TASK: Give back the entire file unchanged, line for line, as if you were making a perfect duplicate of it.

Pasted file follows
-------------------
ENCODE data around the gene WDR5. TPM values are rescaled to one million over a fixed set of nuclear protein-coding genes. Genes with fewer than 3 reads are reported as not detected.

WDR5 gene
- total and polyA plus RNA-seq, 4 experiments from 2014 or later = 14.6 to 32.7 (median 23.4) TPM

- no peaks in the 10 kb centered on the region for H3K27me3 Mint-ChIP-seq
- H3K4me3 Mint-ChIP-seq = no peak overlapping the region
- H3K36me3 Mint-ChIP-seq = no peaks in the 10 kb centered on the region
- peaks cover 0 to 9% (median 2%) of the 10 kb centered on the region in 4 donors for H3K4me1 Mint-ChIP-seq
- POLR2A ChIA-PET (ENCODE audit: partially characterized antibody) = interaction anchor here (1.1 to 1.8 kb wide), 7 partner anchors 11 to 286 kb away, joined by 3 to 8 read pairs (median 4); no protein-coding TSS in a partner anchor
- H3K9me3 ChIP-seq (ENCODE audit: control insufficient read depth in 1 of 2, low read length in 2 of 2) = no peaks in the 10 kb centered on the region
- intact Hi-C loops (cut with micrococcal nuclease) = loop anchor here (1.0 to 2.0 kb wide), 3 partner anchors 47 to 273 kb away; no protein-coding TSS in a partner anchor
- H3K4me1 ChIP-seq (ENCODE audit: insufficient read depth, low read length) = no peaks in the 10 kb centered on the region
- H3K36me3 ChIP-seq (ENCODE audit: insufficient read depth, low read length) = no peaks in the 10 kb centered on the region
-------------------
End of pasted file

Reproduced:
ENCODE data around the gene WDR5. TPM values are rescaled to one million over a fixed set of nuclear protein-coding genes. Genes with fewer than 3 reads are reported as not detected.

WDR5 gene
- total and polyA plus RNA-seq, 4 experiments from 2014 or later = 14.6 to 32.7 (median 23.4) TPM

- no peaks in the 10 kb centered on the region for H3K27me3 Mint-ChIP-seq
- H3K4me3 Mint-ChIP-seq = no peak overlapping the region
- H3K36me3 Mint-ChIP-seq = no peaks in the 10 kb centered on the region
- peaks cover 0 to 9% (median 2%) of the 10 kb centered on the region in 4 donors for H3K4me1 Mint-ChIP-seq
- POLR2A ChIA-PET (ENCODE audit: partially characterized antibody) = interaction anchor here (1.1 to 1.8 kb wide), 7 partner anchors 11 to 286 kb away, joined by 3 to 8 read pairs (median 4); no protein-coding TSS in a partner anchor
- H3K9me3 ChIP-seq (ENCODE audit: control insufficient read depth in 1 of 2, low read length in 2 of 2) = no peaks in the 10 kb centered on the region
- intact Hi-C loops (cut with micrococcal nuclease) = loop anchor here (1.0 to 2.0 kb wide), 3 partner anchors 47 to 273 kb away; no protein-coding TSS in a partner anchor
- H3K4me1 ChIP-seq (ENCODE audit: insufficient read depth, low read length) = no peaks in the 10 kb centered on the region
- H3K36me3 ChIP-seq (ENCODE audit: insufficient read depth, low read length) = no peaks in the 10 kb centered on the region